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Study: Monkeys, Not Humans, Likely Made Ancient Brazilian Tools

The stone objects, dated from 50,000 years ago, look like the ones made by capuchin monkeys today
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There’s a danger in looking too hard for evidence of our ancient ancestors. Sometimes we could be seeing things that aren’t there. One group of stone tools from 50,000 years ago could, it is now suggested, have been made by monkeys:

Excavations at Pedra Furada, a group of 800 archaeological sites in the state of Piauí, Brazil, have turned up stone shards believed to be examples of simple stone tools. Made from quartzite and quartz cobbles, the oldest ones appear to be up to 50,000 years old, which would put them among the earliest evidence of human habitation in the Western Hemisphere.

However, the tools also bear a striking resemblance to the stone tools currently made by the capuchin monkeys at Brazil’s Serra da Capivara National Park.

Sarah Cascone, “Ancient Stone Tools Once Thought to be Made by Humans Were Actually Crafted by Monkeys, Say Archaeologists” at Artnet (January 3, 2023) The paper is open access.

But there’s a twist. Back in 2016, a similar point was raised at Nature:

In January, archaeologist Tomos Proffitt was examining a set of stone artefacts that his colleague Michael Haslam had brought to him. Some of the quartz pieces looked like sharpened stone tools made by human relatives in eastern Africa, some 2–3 million years ago.

But Haslam told Proffitt that the artefacts had been made the previous year by capuchin monkeys in Brazil. “I was pretty gobsmacked,” he says. “I did my PhD looking at hominin stone tools. I’ve learnt how to make these things. I was looking at this material, and it looked like it had been made by humans.” …

The capuchins make the fragments unintentionally while bashing rocks into dust, the researchers find. Some scientists say that the results call into question whether some stone tools have been incorrectly attributed to hominins — including 3.3-million-year-old artefacts from Kenya that are the oldest on record.

Ewen Callaway, “Monkey tools raise questions over human archaeological record ” at Nature (October 19, 2016) The paper requires a fee or subscription.

The twist is that those artifacts were not even tools. The monkeys were producing them accidentally…

Many life forms shape and use objects as tools: These include crows, dolphins, octopuses, alligators, and ants.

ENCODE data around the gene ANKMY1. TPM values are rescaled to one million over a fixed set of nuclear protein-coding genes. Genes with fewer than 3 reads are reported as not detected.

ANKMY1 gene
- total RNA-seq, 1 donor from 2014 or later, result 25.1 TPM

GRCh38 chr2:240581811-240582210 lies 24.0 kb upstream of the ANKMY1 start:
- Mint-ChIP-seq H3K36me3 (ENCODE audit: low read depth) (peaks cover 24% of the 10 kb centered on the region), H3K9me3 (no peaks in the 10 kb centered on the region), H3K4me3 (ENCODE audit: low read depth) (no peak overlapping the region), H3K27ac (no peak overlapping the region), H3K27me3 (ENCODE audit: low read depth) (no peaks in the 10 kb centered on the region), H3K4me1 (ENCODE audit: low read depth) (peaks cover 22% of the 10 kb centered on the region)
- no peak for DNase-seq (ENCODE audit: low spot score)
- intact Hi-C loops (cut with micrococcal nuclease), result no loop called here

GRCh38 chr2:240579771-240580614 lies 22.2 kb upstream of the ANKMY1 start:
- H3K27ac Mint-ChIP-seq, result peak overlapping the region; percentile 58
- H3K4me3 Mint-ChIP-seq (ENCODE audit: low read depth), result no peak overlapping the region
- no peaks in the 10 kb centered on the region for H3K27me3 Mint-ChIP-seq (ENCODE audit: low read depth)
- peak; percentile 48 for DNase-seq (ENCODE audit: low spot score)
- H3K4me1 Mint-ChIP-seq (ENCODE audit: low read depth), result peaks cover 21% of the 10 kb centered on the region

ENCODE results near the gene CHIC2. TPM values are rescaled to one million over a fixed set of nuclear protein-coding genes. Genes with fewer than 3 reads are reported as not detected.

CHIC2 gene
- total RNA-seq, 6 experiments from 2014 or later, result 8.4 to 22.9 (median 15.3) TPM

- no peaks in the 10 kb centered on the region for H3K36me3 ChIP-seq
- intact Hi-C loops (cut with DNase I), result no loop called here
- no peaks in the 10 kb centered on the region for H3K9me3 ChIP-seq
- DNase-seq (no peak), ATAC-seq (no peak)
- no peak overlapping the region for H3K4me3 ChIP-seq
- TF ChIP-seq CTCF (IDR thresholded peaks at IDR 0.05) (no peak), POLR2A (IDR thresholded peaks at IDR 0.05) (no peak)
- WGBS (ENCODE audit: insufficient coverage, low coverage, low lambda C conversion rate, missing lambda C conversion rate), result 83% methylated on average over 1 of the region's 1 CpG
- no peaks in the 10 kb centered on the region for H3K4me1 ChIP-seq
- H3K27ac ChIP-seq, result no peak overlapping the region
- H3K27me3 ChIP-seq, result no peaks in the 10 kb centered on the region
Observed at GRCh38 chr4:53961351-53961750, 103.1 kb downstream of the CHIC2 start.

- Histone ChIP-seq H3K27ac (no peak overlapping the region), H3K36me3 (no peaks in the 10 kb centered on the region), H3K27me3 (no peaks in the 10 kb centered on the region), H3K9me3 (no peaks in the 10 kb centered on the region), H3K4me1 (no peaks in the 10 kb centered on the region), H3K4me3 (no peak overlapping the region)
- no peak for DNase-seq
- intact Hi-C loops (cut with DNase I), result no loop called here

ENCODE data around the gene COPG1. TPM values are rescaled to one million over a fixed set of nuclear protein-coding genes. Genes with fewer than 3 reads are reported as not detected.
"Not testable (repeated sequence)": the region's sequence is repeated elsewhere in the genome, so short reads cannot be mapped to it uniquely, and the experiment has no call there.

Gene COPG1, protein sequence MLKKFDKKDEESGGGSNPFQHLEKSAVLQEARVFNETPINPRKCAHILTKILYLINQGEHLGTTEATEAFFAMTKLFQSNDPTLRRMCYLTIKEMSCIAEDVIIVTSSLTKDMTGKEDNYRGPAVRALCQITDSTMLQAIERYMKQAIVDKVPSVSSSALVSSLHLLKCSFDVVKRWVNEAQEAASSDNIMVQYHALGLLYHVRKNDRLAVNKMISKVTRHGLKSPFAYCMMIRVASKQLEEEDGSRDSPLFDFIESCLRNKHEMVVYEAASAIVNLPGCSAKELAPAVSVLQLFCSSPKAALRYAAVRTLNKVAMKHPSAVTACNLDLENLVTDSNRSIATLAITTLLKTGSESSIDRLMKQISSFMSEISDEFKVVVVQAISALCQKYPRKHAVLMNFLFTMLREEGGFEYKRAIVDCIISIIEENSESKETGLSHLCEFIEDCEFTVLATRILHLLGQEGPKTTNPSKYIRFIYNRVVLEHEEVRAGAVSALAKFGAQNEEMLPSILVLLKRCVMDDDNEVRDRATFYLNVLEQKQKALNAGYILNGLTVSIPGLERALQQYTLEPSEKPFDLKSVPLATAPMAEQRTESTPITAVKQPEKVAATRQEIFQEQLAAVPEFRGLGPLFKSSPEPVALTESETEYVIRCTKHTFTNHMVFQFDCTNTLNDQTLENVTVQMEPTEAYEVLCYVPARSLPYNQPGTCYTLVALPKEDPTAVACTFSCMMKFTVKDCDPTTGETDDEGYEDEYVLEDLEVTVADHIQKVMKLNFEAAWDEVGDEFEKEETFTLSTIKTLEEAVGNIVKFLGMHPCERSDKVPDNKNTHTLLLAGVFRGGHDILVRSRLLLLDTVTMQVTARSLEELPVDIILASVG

The casualty in this case is the contention — attractive to many researchers, of course — that humans were living in the Americas 50,000 years ago based on the presence of what are thought to be tools:

Coupled with the lack of other evidence of human habitation from 50,000 years ago, such as concrete traces of dietary remains or hearths—charcoal at the site could have originated from naturally occurring fires—the tools’ resemblance to rock fragments created by monkeys calls into question the likelihood that humans were responsible for their creation.

The new findings could have a major impact on our understanding of when the first humans arrived in the Americas.

Sarah Cascone, “Ancient Stone Tools Once Thought to be Made by Humans Were Actually Crafted by Monkeys, Say Archaeologists” at Artnet (January 3, 2023) The paper is open access.

We need to be clear about what part of the archeological record is under question. Another current dispute, for example, turns on whether the dots that accompany many Ice Age paintings from 20,000 years ago are evidence of a lunar calendar. It’s quite likely that the series of dots and symbols represent some form of record-keeping or communication. There may or may not be a lunar calendar in the mix but there is no possibility that these artworks were created by monkeys. We know that we are in a human world here. We just aren’t sure what its inhabitants were trying to say.

If we are going to offer theories about ancient humans, it is best to be on ground as sure as that.

You may also wish to read: Do cave paintings from 20,000 years ago show symbolic writing? In an article in the Cambridge Archeological Journal, researchers say they’ve deciphered the dots and Y’s among the animal paintings. The find challenges the idea that human consciousness underwent a long, slow evolution in recent millennia. It was mainly our technology that evolved. (Denyse O’Leary)

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Study: Monkeys, Not Humans, Likely Made Ancient Brazilian Tools